I'm really disappointed to hear the news of Steelers wide receiver Hines Ward being released last week.
Ward was clearly one of Pittsburgh's must popular players. He was a respected wide receiver throughout the NFL.
With Ward in the lineup, the blocking was tenacious. All of the opposing team's cornerbacks and safeties knew what to expect when they lined up across from No. 86.
I liked his trademark of handing the football to an anticipating fan who wore his jersey in the seats behind the end zone after he scored a touchdown.
Let's face it: The NFL is a business, not a game anymore.
Ward has the Steelers' all-time record for receiving touchdowns, catches, receiving yards and 100 yard receiving games and was the most valuable player in Super Bowl XL. Salary-cap issues stopped Ward more than any defense ever could.
The Steelers could recognize his achievements and the success he contributed to the organization and his teammates in some special way.
Hines made lot of money. Maybe his last salary demand was too great for the Rooneys.
Either way, No. 86 was a treat to watch, and he always came to play.
Because of Joe Paterno
I grew up watching Penn State football. Saturday afternoons were always the best. I thought Penn State was the most humble team - no names for fame, they just came to play.
In 1999, I transferred to Penn State because I loved visiting my brother Rob the previous year at PSU. I visited him every home game, and we would cheer the Nittany Lions on to victory.
In the spring of 2003, I graduated from Penn State with a degrees in Early Childhood and Elementary Education and decided then that I could make no other place my home but Happy Valley.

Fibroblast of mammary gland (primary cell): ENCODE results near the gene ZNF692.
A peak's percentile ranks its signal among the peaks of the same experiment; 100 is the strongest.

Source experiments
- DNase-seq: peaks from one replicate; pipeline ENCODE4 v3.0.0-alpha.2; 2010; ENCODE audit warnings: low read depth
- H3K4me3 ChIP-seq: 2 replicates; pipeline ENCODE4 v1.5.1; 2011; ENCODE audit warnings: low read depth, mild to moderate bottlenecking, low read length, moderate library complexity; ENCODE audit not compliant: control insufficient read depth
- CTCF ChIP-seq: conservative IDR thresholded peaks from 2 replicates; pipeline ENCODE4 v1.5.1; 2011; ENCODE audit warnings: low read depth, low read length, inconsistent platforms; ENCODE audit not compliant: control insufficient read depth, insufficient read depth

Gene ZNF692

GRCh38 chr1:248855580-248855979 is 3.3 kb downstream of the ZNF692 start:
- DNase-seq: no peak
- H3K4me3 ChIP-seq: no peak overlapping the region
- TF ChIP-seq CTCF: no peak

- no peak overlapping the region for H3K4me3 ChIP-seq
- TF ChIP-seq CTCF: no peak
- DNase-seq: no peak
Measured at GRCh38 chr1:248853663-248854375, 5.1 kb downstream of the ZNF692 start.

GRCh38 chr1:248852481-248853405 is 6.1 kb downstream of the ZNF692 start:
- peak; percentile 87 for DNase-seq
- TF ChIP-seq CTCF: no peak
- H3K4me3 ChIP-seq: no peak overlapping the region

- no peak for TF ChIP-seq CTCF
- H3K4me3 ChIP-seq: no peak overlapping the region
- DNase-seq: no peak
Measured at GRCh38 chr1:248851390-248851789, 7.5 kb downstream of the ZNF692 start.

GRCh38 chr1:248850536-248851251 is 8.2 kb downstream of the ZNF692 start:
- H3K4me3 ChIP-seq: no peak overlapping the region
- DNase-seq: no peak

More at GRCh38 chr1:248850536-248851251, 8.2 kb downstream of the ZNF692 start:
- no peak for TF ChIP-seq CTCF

As I began to work on a graduate degree from Penn State, I took a teaching position at one of Penn State's early childhood lab schools, which was located across from the Lasch Football building.
Joe Paterno would often walk past and stop and talk to my 3- and 4-year-old students, asking them in his identifiable voice, "Hey kids, are you learning and listening to your teacher?"
Always with a gracious smile.
I later met my husband Carl at Penn State, and we have two wonderful sons - the youngest named Kipton Joseph, in honor of Joe Paterno.
This past year, on Oct. 29, Carl and I attended what no one could have imagined to be Joe Paterno's last game.
It was a Paterno-era classic - a defensive struggle won with a late Penn State touchdown drive and a last-minute defensive stand, culminating with an Illinois field goal attempt bouncing off the upright.
What an amazing feeling it was for a legendary coach, winning his 409th game and becoming the all-time winningest coach in Division I.
Although the next weeks led to turmoil and heartbreak for Paterno and the university, we choose to honor the memories above when we think about the coach, who won his last game on the field and in life.
Because of Joe Paterno, I have two degrees, a husband, two beautiful boys and many memories of the best football program imaginable.
Thank you JoePa, and may you rest in peace.